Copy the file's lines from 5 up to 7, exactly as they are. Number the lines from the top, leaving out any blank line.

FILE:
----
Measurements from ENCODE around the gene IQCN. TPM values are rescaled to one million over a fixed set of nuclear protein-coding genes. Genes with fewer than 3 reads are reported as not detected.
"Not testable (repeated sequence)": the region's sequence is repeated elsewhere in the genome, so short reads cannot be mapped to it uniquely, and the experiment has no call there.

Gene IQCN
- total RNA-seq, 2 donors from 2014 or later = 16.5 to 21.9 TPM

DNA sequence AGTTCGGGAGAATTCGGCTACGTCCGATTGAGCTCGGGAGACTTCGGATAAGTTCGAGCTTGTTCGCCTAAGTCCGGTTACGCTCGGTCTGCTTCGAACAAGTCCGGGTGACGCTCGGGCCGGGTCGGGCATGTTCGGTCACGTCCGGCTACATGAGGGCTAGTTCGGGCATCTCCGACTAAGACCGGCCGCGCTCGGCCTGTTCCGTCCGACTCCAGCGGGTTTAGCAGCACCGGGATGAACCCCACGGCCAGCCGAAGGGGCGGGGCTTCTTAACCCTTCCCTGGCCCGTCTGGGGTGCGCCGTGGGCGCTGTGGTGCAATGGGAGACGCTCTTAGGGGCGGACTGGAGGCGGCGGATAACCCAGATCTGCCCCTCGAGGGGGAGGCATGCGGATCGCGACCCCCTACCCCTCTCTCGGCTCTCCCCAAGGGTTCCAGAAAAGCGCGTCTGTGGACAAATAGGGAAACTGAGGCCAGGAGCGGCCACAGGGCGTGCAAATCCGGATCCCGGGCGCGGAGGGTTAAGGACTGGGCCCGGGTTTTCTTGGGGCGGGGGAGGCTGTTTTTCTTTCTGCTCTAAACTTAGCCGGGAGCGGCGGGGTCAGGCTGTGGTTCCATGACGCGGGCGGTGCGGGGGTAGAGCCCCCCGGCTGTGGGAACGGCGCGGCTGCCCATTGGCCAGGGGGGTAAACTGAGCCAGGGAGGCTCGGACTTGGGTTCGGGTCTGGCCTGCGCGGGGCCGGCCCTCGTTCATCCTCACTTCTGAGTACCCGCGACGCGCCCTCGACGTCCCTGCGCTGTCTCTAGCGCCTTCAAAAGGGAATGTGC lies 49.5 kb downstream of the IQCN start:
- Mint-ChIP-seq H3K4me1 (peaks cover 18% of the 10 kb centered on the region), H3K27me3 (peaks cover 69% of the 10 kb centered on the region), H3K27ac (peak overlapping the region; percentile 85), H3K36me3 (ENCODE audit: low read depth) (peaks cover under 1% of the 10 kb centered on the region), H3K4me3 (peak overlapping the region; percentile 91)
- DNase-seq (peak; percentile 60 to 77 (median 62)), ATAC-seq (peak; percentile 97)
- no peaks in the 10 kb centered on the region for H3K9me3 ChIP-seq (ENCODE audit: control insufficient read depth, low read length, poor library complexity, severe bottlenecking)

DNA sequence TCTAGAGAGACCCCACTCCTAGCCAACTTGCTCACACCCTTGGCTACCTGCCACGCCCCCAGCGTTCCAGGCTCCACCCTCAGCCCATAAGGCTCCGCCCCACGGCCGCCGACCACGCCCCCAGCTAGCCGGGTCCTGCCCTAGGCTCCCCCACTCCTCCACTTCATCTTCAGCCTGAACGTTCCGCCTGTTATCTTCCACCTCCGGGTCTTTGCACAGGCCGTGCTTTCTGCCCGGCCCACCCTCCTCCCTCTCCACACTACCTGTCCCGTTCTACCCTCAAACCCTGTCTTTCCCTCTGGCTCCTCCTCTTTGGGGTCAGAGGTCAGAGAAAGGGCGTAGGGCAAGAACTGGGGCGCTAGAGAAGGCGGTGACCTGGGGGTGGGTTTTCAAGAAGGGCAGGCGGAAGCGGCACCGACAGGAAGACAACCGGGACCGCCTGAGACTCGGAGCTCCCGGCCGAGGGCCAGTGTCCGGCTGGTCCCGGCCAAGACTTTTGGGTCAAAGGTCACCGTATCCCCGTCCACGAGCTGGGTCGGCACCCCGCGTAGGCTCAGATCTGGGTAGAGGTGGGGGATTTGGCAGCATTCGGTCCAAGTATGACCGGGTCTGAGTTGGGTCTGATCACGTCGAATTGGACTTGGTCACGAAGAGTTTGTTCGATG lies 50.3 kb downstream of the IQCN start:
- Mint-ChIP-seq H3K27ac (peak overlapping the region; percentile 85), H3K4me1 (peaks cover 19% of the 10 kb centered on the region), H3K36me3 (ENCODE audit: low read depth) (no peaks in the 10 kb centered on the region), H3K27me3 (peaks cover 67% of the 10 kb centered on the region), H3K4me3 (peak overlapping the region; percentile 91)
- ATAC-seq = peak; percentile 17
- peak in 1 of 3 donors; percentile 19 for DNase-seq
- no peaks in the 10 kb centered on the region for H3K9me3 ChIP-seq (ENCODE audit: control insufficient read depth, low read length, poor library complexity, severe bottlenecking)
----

DNA sequence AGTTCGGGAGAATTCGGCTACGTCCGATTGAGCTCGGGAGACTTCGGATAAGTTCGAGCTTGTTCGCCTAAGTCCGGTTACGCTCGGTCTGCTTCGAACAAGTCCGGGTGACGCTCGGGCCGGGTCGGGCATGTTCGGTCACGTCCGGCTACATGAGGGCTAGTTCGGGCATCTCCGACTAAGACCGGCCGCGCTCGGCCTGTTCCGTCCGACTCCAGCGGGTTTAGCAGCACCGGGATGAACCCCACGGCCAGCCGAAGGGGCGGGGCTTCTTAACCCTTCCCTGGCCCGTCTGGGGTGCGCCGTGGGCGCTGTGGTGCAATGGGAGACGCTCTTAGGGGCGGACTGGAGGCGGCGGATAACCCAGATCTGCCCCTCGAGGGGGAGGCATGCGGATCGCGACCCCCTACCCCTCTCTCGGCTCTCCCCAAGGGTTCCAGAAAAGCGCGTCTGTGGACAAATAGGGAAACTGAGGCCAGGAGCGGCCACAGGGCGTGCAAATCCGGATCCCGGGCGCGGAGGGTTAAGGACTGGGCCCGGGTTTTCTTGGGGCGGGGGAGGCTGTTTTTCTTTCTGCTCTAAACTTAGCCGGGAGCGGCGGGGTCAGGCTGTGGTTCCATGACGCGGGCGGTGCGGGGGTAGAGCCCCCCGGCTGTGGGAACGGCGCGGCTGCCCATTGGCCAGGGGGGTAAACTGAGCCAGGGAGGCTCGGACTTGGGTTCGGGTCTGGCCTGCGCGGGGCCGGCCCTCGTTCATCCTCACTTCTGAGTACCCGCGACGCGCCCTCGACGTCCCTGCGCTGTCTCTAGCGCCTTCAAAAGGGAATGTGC lies 49.5 kb downstream of the IQCN start:
- Mint-ChIP-seq H3K4me1 (peaks cover 18% of the 10 kb centered on the region), H3K27me3 (peaks cover 69% of the 10 kb centered on the region), H3K27ac (peak overlapping the region; percentile 85), H3K36me3 (ENCODE audit: low read depth) (peaks cover under 1% of the 10 kb centered on the region), H3K4me3 (peak overlapping the region; percentile 91)
- DNase-seq (peak; percentile 60 to 77 (median 62)), ATAC-seq (peak; percentile 97)